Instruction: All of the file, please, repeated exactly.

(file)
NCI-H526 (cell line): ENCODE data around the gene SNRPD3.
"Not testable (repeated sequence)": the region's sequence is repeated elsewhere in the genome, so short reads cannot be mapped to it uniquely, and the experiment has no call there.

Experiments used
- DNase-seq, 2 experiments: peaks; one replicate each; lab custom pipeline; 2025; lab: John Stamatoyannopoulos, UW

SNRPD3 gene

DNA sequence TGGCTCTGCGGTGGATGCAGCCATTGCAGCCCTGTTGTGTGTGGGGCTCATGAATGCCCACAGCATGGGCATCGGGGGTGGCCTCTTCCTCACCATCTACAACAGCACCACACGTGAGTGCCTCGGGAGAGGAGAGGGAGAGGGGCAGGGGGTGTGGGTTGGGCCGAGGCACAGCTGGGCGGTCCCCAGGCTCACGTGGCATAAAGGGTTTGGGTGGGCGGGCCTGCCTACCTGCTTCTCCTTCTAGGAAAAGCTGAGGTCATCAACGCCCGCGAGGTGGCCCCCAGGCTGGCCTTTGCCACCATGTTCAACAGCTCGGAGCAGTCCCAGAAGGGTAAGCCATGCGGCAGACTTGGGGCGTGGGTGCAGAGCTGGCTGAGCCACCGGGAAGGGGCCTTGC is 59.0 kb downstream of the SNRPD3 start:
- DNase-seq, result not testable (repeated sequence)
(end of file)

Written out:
NCI-H526 (cell line): ENCODE data around the gene SNRPD3.
"Not testable (repeated sequence)": the region's sequence is repeated elsewhere in the genome, so short reads cannot be mapped to it uniquely, and the experiment has no call there.

Experiments used
- DNase-seq, 2 experiments: peaks; one replicate each; lab custom pipeline; 2025; lab: John Stamatoyannopoulos, UW

SNRPD3 gene

DNA sequence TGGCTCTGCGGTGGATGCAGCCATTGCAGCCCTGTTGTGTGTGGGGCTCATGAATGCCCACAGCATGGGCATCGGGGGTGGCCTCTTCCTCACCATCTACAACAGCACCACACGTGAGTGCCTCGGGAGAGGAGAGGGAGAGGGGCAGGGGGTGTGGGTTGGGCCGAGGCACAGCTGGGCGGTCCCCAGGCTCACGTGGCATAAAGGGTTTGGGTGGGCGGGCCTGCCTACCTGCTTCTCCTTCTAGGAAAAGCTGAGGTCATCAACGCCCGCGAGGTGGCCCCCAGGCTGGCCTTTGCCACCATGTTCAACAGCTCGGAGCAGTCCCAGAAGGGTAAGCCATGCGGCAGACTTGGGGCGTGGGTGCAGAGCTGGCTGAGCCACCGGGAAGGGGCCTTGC is 59.0 kb downstream of the SNRPD3 start:
- DNase-seq, result not testable (repeated sequence)